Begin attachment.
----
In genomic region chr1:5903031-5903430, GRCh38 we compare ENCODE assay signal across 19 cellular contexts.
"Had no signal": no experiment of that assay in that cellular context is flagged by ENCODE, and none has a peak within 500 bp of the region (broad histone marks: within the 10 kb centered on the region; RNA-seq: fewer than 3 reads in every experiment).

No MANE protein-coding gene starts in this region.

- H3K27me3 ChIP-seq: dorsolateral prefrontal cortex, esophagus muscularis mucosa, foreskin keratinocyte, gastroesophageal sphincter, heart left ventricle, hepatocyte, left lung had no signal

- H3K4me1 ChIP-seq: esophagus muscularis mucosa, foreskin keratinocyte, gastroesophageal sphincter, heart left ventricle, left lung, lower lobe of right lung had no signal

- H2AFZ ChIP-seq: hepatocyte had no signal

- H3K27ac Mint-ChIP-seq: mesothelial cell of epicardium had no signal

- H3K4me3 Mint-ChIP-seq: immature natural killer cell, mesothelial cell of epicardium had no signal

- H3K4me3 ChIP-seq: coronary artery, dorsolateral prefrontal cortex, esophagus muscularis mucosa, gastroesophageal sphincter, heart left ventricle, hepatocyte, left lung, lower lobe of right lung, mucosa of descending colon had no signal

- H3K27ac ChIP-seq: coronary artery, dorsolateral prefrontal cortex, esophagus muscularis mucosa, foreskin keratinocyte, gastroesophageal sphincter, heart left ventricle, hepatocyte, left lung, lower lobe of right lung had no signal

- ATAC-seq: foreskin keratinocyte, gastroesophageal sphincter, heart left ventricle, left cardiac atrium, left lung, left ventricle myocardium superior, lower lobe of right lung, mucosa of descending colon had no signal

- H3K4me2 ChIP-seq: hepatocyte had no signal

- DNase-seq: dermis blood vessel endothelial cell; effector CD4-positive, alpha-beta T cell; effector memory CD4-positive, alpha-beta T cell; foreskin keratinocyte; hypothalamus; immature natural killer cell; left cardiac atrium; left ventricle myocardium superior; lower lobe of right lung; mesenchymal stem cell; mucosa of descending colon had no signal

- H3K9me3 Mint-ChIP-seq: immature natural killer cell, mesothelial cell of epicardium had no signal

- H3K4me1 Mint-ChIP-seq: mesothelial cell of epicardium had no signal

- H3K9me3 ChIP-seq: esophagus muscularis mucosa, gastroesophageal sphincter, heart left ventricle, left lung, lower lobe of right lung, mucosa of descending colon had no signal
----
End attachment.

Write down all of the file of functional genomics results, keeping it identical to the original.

In genomic region chr1:5903031-5903430, GRCh38 we compare ENCODE assay signal across 19 cellular contexts.
"Had no signal": no experiment of that assay in that cellular context is flagged by ENCODE, and none has a peak within 500 bp of the region (broad histone marks: within the 10 kb centered on the region; RNA-seq: fewer than 3 reads in every experiment).

No MANE protein-coding gene starts in this region.

- H3K27me3 ChIP-seq: dorsolateral prefrontal cortex, esophagus muscularis mucosa, foreskin keratinocyte, gastroesophageal sphincter, heart left ventricle, hepatocyte, left lung had no signal

- H3K4me1 ChIP-seq: esophagus muscularis mucosa, foreskin keratinocyte, gastroesophageal sphincter, heart left ventricle, left lung, lower lobe of right lung had no signal

- H2AFZ ChIP-seq: hepatocyte had no signal

- H3K27ac Mint-ChIP-seq: mesothelial cell of epicardium had no signal

- H3K4me3 Mint-ChIP-seq: immature natural killer cell, mesothelial cell of epicardium had no signal

- H3K4me3 ChIP-seq: coronary artery, dorsolateral prefrontal cortex, esophagus muscularis mucosa, gastroesophageal sphincter, heart left ventricle, hepatocyte, left lung, lower lobe of right lung, mucosa of descending colon had no signal

- H3K27ac ChIP-seq: coronary artery, dorsolateral prefrontal cortex, esophagus muscularis mucosa, foreskin keratinocyte, gastroesophageal sphincter, heart left ventricle, hepatocyte, left lung, lower lobe of right lung had no signal

- ATAC-seq: foreskin keratinocyte, gastroesophageal sphincter, heart left ventricle, left cardiac atrium, left lung, left ventricle myocardium superior, lower lobe of right lung, mucosa of descending colon had no signal

- H3K4me2 ChIP-seq: hepatocyte had no signal

- DNase-seq: dermis blood vessel endothelial cell; effector CD4-positive, alpha-beta T cell; effector memory CD4-positive, alpha-beta T cell; foreskin keratinocyte; hypothalamus; immature natural killer cell; left cardiac atrium; left ventricle myocardium superior; lower lobe of right lung; mesenchymal stem cell; mucosa of descending colon had no signal

- H3K9me3 Mint-ChIP-seq: immature natural killer cell, mesothelial cell of epicardium had no signal

- H3K4me1 Mint-ChIP-seq: mesothelial cell of epicardium had no signal

- H3K9me3 ChIP-seq: esophagus muscularis mucosa, gastroesophageal sphincter, heart left ventricle, left lung, lower lobe of right lung, mucosa of descending colon had no signal